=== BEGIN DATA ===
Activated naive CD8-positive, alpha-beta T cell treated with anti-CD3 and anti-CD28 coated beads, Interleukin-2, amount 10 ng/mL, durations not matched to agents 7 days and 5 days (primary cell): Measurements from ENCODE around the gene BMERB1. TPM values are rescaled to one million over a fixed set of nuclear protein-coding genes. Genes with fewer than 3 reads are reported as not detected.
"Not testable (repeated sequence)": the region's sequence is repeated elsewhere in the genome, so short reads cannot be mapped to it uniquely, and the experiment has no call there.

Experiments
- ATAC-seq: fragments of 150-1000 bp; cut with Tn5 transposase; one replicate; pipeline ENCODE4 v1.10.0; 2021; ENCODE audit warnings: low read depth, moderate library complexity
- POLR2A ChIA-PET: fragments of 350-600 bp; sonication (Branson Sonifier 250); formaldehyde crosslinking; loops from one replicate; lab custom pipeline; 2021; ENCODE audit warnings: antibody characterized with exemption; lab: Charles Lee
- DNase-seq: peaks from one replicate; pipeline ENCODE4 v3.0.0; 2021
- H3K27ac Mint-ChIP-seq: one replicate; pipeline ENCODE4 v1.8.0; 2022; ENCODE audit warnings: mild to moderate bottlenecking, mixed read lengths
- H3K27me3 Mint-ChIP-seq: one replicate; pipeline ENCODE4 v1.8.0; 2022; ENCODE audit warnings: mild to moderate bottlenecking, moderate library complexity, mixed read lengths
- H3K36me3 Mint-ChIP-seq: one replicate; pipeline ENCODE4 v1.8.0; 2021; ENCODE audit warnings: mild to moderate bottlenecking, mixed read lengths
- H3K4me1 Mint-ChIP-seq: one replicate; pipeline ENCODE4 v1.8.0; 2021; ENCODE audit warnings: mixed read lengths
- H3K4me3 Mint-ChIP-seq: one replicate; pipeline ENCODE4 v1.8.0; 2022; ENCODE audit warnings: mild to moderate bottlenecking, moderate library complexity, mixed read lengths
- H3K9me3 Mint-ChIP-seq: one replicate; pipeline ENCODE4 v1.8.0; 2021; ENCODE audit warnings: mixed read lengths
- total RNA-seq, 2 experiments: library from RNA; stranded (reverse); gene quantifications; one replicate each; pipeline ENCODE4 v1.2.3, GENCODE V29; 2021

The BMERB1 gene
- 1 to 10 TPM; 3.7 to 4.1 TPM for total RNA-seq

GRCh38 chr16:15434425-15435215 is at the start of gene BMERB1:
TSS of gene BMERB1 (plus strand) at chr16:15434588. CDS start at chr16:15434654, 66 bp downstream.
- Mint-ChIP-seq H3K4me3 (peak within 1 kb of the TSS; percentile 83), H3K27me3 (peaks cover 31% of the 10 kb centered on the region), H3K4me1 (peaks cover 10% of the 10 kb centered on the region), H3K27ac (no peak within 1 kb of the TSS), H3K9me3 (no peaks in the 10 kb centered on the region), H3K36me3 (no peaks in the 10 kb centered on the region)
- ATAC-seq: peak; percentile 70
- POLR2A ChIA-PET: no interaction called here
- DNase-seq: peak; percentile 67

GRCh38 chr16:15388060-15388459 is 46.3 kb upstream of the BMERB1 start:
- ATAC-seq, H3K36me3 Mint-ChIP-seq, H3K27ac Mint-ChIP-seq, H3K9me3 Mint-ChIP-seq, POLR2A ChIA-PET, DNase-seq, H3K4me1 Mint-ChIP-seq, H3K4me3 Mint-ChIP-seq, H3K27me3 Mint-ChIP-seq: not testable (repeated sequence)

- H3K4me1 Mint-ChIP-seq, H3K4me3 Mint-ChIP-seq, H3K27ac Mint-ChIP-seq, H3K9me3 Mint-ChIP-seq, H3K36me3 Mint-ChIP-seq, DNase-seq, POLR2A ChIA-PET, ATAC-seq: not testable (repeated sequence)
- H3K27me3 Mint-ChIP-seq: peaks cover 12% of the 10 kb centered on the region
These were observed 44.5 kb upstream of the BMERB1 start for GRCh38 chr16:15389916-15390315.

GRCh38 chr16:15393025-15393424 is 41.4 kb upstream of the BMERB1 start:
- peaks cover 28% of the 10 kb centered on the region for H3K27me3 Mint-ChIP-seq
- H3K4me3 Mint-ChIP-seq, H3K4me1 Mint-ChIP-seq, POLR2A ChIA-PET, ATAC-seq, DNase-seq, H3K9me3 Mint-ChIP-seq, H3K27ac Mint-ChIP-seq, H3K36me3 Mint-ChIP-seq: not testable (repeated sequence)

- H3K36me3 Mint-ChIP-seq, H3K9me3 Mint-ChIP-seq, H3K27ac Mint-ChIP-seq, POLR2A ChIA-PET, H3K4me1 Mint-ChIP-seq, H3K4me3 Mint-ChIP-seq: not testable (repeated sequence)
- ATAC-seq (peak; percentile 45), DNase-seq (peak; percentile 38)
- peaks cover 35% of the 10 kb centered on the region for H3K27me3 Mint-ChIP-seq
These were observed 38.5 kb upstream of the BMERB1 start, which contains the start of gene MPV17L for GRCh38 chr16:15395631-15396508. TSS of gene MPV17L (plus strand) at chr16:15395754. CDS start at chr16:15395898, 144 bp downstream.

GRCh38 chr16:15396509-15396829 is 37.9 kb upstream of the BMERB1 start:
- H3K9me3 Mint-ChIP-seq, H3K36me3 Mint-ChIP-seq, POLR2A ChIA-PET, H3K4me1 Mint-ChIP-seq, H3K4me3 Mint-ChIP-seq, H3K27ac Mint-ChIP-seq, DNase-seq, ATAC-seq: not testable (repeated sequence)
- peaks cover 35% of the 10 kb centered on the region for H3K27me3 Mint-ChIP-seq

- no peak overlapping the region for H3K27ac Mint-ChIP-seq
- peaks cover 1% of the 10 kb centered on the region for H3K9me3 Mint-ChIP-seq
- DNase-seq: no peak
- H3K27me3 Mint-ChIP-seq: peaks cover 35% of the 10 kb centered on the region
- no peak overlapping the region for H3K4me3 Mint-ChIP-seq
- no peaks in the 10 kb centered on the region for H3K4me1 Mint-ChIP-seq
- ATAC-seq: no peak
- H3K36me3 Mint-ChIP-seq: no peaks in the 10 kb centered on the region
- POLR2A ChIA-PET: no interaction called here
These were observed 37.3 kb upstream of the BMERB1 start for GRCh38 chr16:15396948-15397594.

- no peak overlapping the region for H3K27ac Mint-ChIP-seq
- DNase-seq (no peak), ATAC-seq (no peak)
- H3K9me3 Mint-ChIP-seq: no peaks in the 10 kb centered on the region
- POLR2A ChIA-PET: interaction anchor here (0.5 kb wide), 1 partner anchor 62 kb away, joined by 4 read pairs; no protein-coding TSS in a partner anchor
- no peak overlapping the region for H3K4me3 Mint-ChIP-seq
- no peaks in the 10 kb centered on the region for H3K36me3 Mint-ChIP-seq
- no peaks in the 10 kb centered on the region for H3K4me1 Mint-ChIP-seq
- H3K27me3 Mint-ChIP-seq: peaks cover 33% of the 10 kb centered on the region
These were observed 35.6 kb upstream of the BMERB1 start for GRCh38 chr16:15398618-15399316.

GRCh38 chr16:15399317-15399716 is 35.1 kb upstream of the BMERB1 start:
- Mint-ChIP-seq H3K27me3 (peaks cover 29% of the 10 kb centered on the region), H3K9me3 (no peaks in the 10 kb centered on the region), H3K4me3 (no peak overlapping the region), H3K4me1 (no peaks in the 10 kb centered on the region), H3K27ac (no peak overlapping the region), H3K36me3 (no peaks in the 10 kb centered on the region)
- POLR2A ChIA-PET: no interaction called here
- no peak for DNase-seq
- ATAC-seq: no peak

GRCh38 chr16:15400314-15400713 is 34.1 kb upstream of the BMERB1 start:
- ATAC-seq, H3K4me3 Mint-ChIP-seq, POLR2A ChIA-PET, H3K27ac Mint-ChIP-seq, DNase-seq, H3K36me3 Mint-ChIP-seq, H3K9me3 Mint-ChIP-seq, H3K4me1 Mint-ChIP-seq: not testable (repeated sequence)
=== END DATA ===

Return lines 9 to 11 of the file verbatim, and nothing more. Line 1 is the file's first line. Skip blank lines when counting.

- H3K36me3 Mint-ChIP-seq: one replicate; pipeline ENCODE4 v1.8.0; 2021; ENCODE audit warnings: mild to moderate bottlenecking, mixed read lengths
- H3K4me1 Mint-ChIP-seq: one replicate; pipeline ENCODE4 v1.8.0; 2021; ENCODE audit warnings: mixed read lengths
- H3K4me3 Mint-ChIP-seq: one replicate; pipeline ENCODE4 v1.8.0; 2022; ENCODE audit warnings: mild to moderate bottlenecking, moderate library complexity, mixed read lengths